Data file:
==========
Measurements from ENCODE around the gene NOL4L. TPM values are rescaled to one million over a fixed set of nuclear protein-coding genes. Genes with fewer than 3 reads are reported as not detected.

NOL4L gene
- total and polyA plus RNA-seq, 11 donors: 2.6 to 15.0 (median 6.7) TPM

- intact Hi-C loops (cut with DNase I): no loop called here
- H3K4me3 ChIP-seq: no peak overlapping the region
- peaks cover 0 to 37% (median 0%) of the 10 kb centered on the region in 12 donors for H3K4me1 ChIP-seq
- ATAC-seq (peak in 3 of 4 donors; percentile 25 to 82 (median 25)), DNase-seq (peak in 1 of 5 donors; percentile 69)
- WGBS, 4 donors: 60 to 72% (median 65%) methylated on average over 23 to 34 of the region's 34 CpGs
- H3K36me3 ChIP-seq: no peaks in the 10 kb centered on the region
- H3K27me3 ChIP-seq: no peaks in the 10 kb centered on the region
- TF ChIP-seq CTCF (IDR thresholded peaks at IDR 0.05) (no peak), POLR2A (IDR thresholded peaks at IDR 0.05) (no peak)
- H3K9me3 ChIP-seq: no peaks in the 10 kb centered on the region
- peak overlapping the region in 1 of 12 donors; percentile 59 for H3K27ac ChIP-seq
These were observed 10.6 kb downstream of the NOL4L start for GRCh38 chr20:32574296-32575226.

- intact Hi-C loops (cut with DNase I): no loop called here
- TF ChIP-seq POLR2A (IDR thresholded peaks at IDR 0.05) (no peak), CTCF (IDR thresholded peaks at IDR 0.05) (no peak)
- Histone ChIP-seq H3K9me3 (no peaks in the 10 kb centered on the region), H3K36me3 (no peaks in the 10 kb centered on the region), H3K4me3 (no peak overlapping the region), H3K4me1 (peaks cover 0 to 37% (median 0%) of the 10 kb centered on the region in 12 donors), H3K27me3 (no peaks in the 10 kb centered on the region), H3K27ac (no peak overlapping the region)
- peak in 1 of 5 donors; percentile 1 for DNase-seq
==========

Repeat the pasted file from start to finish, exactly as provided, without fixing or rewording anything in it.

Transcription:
Measurements from ENCODE around the gene NOL4L. TPM values are rescaled to one million over a fixed set of nuclear protein-coding genes. Genes with fewer than 3 reads are reported as not detected.

NOL4L gene
- total and polyA plus RNA-seq, 11 donors: 2.6 to 15.0 (median 6.7) TPM

- intact Hi-C loops (cut with DNase I): no loop called here
- H3K4me3 ChIP-seq: no peak overlapping the region
- peaks cover 0 to 37% (median 0%) of the 10 kb centered on the region in 12 donors for H3K4me1 ChIP-seq
- ATAC-seq (peak in 3 of 4 donors; percentile 25 to 82 (median 25)), DNase-seq (peak in 1 of 5 donors; percentile 69)
- WGBS, 4 donors: 60 to 72% (median 65%) methylated on average over 23 to 34 of the region's 34 CpGs
- H3K36me3 ChIP-seq: no peaks in the 10 kb centered on the region
- H3K27me3 ChIP-seq: no peaks in the 10 kb centered on the region
- TF ChIP-seq CTCF (IDR thresholded peaks at IDR 0.05) (no peak), POLR2A (IDR thresholded peaks at IDR 0.05) (no peak)
- H3K9me3 ChIP-seq: no peaks in the 10 kb centered on the region
- peak overlapping the region in 1 of 12 donors; percentile 59 for H3K27ac ChIP-seq
These were observed 10.6 kb downstream of the NOL4L start for GRCh38 chr20:32574296-32575226.

- intact Hi-C loops (cut with DNase I): no loop called here
- TF ChIP-seq POLR2A (IDR thresholded peaks at IDR 0.05) (no peak), CTCF (IDR thresholded peaks at IDR 0.05) (no peak)
- Histone ChIP-seq H3K9me3 (no peaks in the 10 kb centered on the region), H3K36me3 (no peaks in the 10 kb centered on the region), H3K4me3 (no peak overlapping the region), H3K4me1 (peaks cover 0 to 37% (median 0%) of the 10 kb centered on the region in 12 donors), H3K27me3 (no peaks in the 10 kb centered on the region), H3K27ac (no peak overlapping the region)
- peak in 1 of 5 donors; percentile 1 for DNase-seq